Brow Beat

WNYC’s Nancy Is About More Than Queer Life

The podcast also provides a unique look at the Asian American experience.

Kathy Tu and Tobin Low, with balloons of many colors in the background. Low holds a rainbow umbrella.
Kathy Tu and Tobin Low of WNYC Studios’ Nancy. Mindy Tucker

There’s a deep, rare thrill that shoots down your arms when someone articulates an unease you’d long buried. As the shame emerges and is exposed to light, it alchemizes into a pleasure of recognition. I experienced that zap of shocked relief a few weeks ago while listening to the WNYC Studios podcast Nancy, as hosts Tobin Low and Kathy Tu discussed with comedian and Saturday Night Live writer Bowen Yang their one-time fondness for the Mad TV character Ms. Swan. Here were three politically engaged Asian Americans honest enough to chat about their complicated affection for Alex Borstein’s yellowface character, a racist mockery of Asian faces and accents. The trio recognize, of course, that Ms. Swan wouldn’t fly today, nor should she. But back in the Mesozoic Era of Asian American representation—aka the ’90s—Ms. Swan was, for these three, and for me, one of the few crumbs in the mainstream comedy world that was at least there.

That particular thrill, I suspect, is exactly what Nancy exists to elicit. Currently in its fourth season, the podcast is dedicated to “provocative stories and frank conversations about the LGBTQ experience today.” The bubbly Low and wryer Tu don’t seem especially interested in the bleeding edge of contemporary queer discourse, though even familiar topics get an unexpected spin. (A discussion of the way homophobia, or at least queerness, informs the characterization of Disney villains, for example, gives way to a fascinating dissection of a more nuanced kind of villainy—that of Roy Cohn, the closeted McCarthyite turned Trump mentor.) And for a show about LGBTQ experiences hosted by two queer people of color, it rarely feels like homework. Nancy has received positive reviews throughout its run for its earnest explorations of queerness, particularly when it intersects with race. But lately I find myself loving the podcast for being a bastion of progressive Asian American representation and storytelling in the podcasting world, even when—as is often the case—the topic of the week has nothing at all to do with Asians.

A couple of caveats before we go forward: There are plenty of Asian American podcasts out there, though far fewer like Nancy, which specializes in reporting and personal storytelling. And I don’t mean to diminish Tu and Low’s focus on queerness, which is so baked into their mission statement that they initially pitched the show as “Gaydio.” But Nancy has become one of my favorite regular Asian American retreats because of its resemblance to so many second- or third-generation lives. Some segments are entirely culturally specific, like Tu’s story about coming out to her conservative Taiwanese immigrant mother. Others, like the one in which Vulture writer E. Alex Jung discusses the return of Will & Grace with Low, tackle mainstream topics, sometimes through a racial lens. Still others, like a segment on a trans vocalist’s shifting relationship to Sacred Harp singing, have nothing to do with race, and in doing so provide a quiet reassurance that underrepresentation in media and entertainment is a product of bias and unequal access, rather than talent or interest.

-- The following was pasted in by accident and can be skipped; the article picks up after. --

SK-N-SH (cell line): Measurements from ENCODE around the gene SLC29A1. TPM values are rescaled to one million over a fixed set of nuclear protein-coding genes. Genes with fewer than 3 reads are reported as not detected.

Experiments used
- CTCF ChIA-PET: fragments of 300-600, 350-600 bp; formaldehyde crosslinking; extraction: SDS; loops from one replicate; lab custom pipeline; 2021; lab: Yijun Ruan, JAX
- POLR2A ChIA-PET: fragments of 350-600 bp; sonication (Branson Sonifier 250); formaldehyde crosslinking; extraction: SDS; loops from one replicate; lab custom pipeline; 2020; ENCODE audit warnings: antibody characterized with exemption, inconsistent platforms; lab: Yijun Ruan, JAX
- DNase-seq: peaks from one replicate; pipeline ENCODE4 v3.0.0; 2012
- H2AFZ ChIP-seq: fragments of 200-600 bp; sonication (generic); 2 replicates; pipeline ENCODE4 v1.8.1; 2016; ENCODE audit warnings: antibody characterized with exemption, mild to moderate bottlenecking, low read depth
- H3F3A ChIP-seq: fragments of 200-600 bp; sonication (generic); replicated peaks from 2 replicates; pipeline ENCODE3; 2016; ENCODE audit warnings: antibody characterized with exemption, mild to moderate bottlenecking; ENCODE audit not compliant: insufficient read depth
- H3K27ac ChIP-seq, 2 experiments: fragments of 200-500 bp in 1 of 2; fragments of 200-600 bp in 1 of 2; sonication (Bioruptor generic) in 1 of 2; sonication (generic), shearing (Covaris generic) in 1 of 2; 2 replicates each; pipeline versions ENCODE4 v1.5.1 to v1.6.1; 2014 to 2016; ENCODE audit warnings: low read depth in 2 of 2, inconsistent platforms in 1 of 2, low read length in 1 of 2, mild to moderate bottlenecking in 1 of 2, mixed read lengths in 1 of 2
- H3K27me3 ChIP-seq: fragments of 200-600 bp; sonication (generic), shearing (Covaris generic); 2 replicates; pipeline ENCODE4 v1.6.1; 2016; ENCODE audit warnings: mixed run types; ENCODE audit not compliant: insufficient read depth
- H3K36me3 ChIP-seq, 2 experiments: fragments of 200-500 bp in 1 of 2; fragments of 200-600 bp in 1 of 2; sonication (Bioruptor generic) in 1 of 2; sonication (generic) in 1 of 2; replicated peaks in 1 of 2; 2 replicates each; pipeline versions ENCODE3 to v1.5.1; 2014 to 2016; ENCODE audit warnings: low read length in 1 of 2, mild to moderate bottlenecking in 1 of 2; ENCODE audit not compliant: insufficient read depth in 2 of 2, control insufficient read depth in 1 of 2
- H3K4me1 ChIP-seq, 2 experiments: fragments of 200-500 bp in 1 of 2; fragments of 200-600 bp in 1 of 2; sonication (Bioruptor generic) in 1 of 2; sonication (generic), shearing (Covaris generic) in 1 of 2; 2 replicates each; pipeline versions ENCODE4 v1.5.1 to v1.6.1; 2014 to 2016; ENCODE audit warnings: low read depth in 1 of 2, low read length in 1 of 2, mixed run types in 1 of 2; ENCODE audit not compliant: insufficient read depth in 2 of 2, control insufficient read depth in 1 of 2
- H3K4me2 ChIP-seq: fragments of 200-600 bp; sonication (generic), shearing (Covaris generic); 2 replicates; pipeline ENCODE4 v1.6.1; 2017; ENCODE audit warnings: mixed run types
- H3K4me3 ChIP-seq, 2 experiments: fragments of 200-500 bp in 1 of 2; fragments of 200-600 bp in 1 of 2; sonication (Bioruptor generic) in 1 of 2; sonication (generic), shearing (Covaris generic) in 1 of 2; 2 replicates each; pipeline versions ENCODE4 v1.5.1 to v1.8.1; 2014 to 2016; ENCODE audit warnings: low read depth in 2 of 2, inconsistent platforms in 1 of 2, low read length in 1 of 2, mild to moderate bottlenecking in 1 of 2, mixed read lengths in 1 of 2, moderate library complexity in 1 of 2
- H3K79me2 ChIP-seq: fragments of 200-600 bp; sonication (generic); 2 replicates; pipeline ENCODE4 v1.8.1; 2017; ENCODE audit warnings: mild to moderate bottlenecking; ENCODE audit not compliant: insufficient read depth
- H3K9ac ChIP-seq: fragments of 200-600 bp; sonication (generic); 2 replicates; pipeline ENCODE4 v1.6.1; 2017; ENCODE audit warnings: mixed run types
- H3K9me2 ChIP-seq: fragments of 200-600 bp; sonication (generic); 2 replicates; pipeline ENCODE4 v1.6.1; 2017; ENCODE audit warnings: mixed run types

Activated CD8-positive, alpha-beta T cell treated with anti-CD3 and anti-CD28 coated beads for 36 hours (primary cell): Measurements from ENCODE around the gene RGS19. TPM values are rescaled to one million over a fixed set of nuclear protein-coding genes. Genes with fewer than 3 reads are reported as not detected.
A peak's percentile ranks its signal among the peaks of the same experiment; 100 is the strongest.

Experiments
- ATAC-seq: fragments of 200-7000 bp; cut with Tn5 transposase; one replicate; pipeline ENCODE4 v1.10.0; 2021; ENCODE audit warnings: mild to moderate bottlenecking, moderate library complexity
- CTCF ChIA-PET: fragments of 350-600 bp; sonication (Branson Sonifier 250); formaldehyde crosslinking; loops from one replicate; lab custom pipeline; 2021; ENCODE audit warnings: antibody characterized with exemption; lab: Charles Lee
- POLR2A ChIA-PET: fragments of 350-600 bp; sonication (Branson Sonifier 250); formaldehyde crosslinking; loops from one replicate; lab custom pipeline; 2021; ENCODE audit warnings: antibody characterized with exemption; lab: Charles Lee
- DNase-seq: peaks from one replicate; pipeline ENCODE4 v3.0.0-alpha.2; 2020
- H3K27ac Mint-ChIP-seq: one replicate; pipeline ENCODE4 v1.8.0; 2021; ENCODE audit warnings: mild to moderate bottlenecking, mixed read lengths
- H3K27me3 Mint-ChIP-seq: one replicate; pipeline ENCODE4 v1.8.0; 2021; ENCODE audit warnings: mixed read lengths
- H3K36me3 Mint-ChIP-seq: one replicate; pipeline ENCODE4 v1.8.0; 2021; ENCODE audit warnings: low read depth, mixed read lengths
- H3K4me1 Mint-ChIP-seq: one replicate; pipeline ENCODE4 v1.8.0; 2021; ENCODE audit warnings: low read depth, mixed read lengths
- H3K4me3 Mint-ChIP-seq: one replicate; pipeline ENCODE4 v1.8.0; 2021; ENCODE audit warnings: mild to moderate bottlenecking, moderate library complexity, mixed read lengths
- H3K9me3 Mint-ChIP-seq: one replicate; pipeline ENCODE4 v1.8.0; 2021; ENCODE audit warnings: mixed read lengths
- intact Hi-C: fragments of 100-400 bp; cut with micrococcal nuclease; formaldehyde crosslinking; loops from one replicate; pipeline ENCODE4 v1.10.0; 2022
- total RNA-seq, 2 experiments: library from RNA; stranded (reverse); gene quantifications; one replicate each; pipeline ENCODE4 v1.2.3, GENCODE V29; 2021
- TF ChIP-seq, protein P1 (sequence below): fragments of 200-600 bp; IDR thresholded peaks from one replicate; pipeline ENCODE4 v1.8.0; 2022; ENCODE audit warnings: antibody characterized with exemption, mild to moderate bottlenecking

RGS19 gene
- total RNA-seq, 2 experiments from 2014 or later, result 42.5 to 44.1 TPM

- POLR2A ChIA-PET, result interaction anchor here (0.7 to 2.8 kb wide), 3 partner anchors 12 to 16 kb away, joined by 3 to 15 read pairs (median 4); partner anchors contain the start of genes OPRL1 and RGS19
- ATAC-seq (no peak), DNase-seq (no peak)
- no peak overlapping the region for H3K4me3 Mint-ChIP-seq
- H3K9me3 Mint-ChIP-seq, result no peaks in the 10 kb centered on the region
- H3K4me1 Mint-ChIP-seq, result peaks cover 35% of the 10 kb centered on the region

Nancy also benefits from its nonwhite hosts by featuring perhaps more stories by and about queer people of color than might otherwise be the case, as well as an obsession with the LGBTQ interviewees’ relationships with their parents. But the podcast is also, from an Asian American point of view, a wonderful reminder that the project of diversifying media representation is about more than the individualized joy of “seeing yourself on screen.” The ability to see oneself in a mirror is certainly a worthwhile goal, but there is a gift, too, in seeing how variations of yourself, or your culture, take unexpected forms. A recent episode called “God + The Gays,” in which artist Phoebe Wang chronicles her struggle for her queerness to be accepted by her former church friends, profoundly resonates with me for its details of being alienated from her religious community over cultural values. If you’re a straight listener, like me, it’s engrossing, and enlightening, to trace how cultural details that feel familiar play out differently for our LGBTQ siblings. Nancy’s queered intersectional view is all the more welcome at a time when online discussions of variously manifesting oppression in the Asian American community have unfortunately been hijacked by the men’s rights movement within it.

Nancy’s Asian American segments make up a minority of its episodes, but they cover much ground, from Queer Eye to Brandon Lee, a porn star often billed as “the first Asian top.” A mystery-structured episode about why TV writer Jason Kim’s ill father wouldn’t accept one of his son’s kidneys—and the role that homophobia might play in that decision—is a particularly wrenching (and surprising!) standout. But Tu’s multi-episode journey through her mom’s reluctant approval of her queerness serves as the podcast’s core, as well as its must-listen-first episodes. Her coming-out experience is inextricably, but thankfully not tragically, linked to her family’s immigration and subsequent linguistic and cultural gaps. (A visit to the Tu family’s native Taiwan, the Asian country most friendly to gay rights, ultimately offers the host culturally specific ways of explaining her queerness to her mother.) It’s a storyline that reminds us that the queer and Asian American communities aren’t so different. With a long but largely invisible history behind them, too many of its members fumble into the future, needing to seek their truths.